Why did you add the last plugin you installed? How do you set up your website from scratch? Are there any features that could bring your website down?
Do you know the answers to those or have the answers ready at hand? If the answer is yes, then congrats, you’ve been properly documenting your website.
But if the answer is no, then it’s time to take stock of your website . By documenting your website — from any plugins or components to how the website is set up — your going to make life so much easier for yourself and any developer you bring in and you’re going to be saving time. And in business, time is money.
It makes life easier for you
First and foremost, documenting your website is going to make life so much easier for you.
At some point, something is going to go wrong on your website. And it’s not going to happen at a convenient time. But if you have documentation about your website, it might help you find the problem and fix it.
For example, if your website goes down, you can go through it and see what might have changed recently with the site. Then you can go through and revert any of the recent changes to see if that fixes the problem. And you can share it with another developer or your web host as they try to solve the problem.
Additionally, if you’re website starts to slow down, you can go through this documentation to figure out what items or changes might be slowing down the page.
It makes life easier for the developer
Also, that documentation is going to make things easier for any other developer who might come in and change and update your website.
I can’t tell you how many times I’ve had to work on a website that another developer has built and been incredibly frustrated by what I see. I’ve spent so much time trying to figure out why this on thing won’t work because they failed to document what they were doing.
If the website is documented, including comments in the code, what plugins are needed and any set up information, that will make it much simpler for the developer to do their job. They can read through it and figure out exactly what they need to do to complete the job. And there won’t be any surprises or wasted time.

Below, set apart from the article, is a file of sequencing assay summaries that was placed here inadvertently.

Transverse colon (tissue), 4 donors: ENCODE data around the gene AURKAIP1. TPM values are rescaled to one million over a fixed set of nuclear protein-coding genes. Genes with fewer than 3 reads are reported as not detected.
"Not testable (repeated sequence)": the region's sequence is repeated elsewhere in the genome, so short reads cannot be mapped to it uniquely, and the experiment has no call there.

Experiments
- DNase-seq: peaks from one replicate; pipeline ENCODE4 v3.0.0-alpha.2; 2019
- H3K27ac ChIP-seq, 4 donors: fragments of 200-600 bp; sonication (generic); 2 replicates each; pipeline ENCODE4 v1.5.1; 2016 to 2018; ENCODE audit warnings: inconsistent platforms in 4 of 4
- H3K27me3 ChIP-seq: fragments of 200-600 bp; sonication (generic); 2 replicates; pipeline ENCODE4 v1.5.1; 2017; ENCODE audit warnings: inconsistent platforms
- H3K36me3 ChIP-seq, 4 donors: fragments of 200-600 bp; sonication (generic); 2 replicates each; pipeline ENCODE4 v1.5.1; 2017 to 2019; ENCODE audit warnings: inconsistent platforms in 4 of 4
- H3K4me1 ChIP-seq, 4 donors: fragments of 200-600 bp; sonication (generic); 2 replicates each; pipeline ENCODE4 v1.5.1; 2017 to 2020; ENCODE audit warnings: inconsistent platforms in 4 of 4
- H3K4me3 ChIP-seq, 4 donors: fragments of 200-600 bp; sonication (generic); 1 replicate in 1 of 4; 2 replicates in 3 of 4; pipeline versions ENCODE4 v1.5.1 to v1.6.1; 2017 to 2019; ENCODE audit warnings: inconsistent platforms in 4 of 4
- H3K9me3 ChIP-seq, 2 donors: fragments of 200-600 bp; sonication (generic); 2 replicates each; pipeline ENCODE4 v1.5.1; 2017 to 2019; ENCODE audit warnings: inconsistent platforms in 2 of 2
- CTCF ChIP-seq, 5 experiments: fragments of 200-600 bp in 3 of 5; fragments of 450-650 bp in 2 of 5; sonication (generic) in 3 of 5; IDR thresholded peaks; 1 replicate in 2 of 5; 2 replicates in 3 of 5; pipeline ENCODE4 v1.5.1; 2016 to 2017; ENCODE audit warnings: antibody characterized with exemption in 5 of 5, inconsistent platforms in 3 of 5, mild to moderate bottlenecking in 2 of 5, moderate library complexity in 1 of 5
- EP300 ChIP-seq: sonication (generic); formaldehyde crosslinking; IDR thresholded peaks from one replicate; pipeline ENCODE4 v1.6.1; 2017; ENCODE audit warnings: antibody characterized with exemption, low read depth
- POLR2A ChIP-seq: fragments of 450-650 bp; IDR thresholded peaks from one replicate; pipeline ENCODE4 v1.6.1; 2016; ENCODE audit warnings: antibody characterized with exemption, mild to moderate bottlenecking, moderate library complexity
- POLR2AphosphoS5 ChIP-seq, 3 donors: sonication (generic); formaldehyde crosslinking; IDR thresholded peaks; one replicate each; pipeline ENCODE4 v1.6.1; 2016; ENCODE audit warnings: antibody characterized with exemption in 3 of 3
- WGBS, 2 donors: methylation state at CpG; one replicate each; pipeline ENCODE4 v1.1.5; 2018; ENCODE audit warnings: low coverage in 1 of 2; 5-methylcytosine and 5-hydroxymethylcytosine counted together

That’s the developer’s dream.
Let’s Keep Your Story Online
Creating a new website can be a challenge. But keep it up and running efficiently can be a challenge. You have to make sure things are updated and running smoothly because if your site is down, no one can find or read your story. But I can help make sure that’s never a problem for your business.
How you can document your website
So, just how do you document your website for later reference? Well, there’s no one, unified way to do it. You really just need to use whatever is going to work for you. Just want to write down notes on paper? That’s fine. Want to keep a working document on Google Drive, that’s great too.
The only thing that matters is that you can understand it and you can teach it to someone else. But here are some ways that I recommend.
Takes lots of notes
Option number one is to just take a lot of notes. This can be contained in a physical notebook, you can have it as a word document on your computer or it could be on a shared drive, such as Google Drive or other cloud host.
Here, write down everything that’s done on the website that’s not related to content. Note every time you added a plugin and why and when you last updated it. Write down any changes you make to the theme, particularly in the code. And you could write down any branding changes, like changing out the logo or changing the menu.
How far you want to go is up to you. The goal is to have a reference you can look back in case anything goes wrong.
Use a plugin auditor
If you’re using WordPress, you can use the Plugin Auditor plugin to keep track of all of the plugins you’ve added to your website and why. This plugin will prompt you to enter in a reason for adding plugin when you install it and when you’re on the “Plugins” page in the dashboard.
This is a great way to make sure you’re adding plugins for the right reason. And if you’re adding the plugin after you’ve been using the site for a while, it can be a great time to go through all of the plugins on your site and figure out what your really need and don’t need.
Check the code for comments
Finally, if you’re a developer, you should already be adding inline comments in your code to explain what you’re doing (both for yourself and for others). And even if you’re not a developer, you should check the code for comments and ask your developer to add them in.
If you don’t do code, you’re probably not going to understand everything going on in the code. But you should be able just by the inline comments the developer added into the code to explain what’s going on. If that’s not there, it’s going to take a while for another developer to figure out what’s going on as well, especially if it goes against the standard. And that’s a waste of time.
In the end, it doesn’t matter how you decide to document your website, just that you do it. It will save you a bunch of headaches potentially and if you bring in another developer, they will be very thankful.
Documentation will save you time and time is money.